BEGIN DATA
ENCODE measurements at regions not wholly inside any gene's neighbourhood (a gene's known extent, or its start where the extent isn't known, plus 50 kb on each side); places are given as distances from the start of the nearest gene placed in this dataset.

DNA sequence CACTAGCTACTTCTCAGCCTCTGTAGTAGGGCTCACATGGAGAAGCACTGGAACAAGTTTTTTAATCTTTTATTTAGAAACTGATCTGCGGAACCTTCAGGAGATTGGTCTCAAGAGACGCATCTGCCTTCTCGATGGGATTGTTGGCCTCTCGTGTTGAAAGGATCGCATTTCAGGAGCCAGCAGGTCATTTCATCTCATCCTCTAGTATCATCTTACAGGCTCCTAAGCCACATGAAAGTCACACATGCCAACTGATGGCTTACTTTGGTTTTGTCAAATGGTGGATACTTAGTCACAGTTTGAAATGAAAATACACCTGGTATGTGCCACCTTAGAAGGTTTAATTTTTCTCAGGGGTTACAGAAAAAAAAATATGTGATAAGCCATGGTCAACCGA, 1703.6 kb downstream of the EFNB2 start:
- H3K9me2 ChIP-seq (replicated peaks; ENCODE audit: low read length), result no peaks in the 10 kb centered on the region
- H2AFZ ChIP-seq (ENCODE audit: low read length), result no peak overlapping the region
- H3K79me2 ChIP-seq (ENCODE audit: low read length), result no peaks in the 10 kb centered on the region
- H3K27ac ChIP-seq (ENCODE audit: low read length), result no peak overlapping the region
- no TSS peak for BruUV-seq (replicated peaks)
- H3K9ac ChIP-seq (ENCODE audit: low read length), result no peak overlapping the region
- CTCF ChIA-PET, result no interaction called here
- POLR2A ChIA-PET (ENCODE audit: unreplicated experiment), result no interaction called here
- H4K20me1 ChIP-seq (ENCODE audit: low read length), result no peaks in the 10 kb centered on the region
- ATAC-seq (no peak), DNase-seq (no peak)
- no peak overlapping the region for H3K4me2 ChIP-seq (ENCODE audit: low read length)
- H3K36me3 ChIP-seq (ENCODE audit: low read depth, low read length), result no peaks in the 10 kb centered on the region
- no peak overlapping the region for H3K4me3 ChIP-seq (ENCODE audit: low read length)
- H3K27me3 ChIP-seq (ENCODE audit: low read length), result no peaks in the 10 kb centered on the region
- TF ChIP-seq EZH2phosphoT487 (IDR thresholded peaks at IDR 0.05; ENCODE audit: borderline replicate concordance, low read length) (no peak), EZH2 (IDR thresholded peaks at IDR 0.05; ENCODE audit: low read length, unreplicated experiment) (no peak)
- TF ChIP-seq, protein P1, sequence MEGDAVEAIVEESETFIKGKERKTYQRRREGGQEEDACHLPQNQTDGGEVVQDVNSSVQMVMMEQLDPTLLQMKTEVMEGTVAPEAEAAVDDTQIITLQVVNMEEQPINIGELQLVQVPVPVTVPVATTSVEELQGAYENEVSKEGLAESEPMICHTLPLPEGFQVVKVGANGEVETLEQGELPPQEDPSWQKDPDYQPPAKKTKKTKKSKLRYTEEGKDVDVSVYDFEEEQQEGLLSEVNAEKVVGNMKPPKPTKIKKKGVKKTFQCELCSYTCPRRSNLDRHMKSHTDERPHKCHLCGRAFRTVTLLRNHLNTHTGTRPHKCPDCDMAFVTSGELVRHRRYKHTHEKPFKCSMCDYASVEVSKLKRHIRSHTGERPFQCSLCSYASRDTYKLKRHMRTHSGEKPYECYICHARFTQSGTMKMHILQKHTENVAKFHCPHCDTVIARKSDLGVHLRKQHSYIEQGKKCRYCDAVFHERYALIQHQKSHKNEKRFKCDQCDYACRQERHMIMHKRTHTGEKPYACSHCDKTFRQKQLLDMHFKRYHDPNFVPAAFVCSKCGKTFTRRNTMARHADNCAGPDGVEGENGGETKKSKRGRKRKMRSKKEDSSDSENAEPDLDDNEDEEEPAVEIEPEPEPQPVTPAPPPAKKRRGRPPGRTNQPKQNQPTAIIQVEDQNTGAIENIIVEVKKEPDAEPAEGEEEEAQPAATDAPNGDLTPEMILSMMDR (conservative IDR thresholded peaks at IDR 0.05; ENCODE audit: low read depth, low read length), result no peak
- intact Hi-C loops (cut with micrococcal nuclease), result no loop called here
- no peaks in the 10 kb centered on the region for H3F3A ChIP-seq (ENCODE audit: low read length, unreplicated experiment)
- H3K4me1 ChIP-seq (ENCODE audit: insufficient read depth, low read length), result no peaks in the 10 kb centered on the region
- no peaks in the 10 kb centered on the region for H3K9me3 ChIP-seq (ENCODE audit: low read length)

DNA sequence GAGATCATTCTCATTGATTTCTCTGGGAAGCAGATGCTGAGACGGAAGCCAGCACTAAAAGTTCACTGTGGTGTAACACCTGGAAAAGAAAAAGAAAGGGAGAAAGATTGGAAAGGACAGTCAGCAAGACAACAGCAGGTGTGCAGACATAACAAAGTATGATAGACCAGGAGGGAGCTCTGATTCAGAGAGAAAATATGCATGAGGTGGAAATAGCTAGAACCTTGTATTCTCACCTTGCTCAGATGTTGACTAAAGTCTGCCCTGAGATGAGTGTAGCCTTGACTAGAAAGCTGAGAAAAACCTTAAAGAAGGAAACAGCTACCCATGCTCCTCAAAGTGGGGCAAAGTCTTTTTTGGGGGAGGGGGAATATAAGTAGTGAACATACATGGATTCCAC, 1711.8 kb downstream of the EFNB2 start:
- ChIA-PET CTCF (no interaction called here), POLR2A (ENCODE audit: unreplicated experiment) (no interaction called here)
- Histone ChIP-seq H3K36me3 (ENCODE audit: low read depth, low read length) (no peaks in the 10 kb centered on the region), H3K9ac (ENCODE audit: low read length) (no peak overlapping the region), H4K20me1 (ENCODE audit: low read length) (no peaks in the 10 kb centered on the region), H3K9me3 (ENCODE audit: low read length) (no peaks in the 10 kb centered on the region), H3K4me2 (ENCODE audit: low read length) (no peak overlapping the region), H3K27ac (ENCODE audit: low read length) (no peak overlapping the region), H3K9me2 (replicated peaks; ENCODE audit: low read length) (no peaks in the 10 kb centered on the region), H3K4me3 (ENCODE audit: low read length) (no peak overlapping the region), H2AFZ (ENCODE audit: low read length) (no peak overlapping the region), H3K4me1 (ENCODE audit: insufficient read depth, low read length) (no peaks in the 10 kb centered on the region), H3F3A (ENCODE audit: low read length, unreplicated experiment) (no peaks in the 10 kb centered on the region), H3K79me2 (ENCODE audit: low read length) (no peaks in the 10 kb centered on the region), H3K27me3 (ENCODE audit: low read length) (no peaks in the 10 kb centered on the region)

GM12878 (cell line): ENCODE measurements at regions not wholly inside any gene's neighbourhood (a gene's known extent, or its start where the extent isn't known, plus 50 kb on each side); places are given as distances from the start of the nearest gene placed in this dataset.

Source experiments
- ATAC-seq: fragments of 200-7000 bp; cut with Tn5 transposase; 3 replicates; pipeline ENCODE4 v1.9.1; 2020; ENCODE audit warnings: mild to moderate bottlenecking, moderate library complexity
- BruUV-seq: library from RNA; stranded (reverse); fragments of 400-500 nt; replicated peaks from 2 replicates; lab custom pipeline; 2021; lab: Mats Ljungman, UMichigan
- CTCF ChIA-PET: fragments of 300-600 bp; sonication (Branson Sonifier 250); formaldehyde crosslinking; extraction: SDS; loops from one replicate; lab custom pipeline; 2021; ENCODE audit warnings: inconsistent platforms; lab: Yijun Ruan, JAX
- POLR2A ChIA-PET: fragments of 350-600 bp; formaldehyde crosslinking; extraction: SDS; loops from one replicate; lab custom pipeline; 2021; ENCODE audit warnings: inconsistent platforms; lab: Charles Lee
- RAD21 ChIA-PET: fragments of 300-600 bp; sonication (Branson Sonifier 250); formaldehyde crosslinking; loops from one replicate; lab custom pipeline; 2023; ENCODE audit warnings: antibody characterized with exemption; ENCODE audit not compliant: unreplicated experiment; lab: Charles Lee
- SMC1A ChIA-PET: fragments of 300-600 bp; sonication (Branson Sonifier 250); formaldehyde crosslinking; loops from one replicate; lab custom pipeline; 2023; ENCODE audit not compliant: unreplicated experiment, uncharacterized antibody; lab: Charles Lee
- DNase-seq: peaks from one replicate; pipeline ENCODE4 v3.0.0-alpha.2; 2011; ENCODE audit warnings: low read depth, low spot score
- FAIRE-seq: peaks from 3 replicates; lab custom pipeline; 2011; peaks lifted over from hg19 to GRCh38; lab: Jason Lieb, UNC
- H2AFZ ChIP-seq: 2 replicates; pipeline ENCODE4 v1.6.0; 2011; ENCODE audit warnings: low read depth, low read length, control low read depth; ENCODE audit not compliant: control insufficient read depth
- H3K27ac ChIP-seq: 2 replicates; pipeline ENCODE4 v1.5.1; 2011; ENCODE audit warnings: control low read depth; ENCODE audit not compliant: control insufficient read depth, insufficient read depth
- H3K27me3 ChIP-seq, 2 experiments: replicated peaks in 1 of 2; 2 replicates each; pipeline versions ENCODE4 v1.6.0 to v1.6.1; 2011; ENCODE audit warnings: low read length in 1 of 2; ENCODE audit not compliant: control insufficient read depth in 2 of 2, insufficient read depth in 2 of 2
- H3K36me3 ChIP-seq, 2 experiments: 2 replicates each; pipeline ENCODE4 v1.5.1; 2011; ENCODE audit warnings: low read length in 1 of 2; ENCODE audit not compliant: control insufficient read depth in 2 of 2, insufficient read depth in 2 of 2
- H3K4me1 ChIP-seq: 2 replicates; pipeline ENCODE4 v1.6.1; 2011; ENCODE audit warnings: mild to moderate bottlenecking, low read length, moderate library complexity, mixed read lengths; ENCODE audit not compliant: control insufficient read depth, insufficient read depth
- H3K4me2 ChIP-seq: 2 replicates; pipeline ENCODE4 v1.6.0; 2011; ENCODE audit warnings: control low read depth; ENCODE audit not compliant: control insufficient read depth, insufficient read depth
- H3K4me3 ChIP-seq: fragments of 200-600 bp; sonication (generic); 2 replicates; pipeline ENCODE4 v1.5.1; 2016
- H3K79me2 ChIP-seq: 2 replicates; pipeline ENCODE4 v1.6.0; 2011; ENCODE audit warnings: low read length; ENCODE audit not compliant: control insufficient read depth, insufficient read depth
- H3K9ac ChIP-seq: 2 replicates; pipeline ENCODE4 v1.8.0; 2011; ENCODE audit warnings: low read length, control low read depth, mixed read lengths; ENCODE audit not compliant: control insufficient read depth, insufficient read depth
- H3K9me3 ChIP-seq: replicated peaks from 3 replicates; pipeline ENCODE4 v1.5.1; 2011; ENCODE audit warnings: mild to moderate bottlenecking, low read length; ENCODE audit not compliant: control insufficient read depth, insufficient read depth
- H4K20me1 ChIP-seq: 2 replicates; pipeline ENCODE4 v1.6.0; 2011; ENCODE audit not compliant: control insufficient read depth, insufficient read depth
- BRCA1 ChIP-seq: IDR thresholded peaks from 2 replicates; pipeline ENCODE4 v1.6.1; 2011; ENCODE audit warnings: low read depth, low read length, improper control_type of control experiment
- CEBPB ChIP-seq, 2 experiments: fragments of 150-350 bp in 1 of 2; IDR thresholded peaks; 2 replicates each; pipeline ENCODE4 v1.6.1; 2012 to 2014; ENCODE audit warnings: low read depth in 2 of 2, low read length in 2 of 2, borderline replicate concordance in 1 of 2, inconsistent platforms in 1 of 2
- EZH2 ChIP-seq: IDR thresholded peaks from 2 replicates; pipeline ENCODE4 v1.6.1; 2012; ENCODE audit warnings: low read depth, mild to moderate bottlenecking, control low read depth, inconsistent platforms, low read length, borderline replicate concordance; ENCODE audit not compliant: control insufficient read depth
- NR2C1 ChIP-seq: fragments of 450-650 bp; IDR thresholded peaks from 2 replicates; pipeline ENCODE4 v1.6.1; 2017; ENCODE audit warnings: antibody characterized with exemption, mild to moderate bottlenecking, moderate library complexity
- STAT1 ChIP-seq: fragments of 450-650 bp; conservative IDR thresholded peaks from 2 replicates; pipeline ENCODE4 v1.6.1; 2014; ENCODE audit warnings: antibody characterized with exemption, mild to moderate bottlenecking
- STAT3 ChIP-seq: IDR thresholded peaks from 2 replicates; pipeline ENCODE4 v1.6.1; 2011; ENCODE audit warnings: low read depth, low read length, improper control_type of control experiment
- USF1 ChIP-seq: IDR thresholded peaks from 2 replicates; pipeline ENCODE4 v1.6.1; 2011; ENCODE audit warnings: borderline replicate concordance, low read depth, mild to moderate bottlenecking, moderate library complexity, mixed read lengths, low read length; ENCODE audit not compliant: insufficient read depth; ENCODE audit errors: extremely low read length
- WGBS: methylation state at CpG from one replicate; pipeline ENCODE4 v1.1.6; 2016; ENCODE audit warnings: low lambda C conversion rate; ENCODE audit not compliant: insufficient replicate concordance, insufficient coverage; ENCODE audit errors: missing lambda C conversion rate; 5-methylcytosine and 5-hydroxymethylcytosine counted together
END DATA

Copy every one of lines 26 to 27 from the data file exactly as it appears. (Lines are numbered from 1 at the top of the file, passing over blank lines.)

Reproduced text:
GM12878 (cell line): ENCODE measurements at regions not wholly inside any gene's neighbourhood (a gene's known extent, or its start where the extent isn't known, plus 50 kb on each side); places are given as distances from the start of the nearest gene placed in this dataset.

Source experiments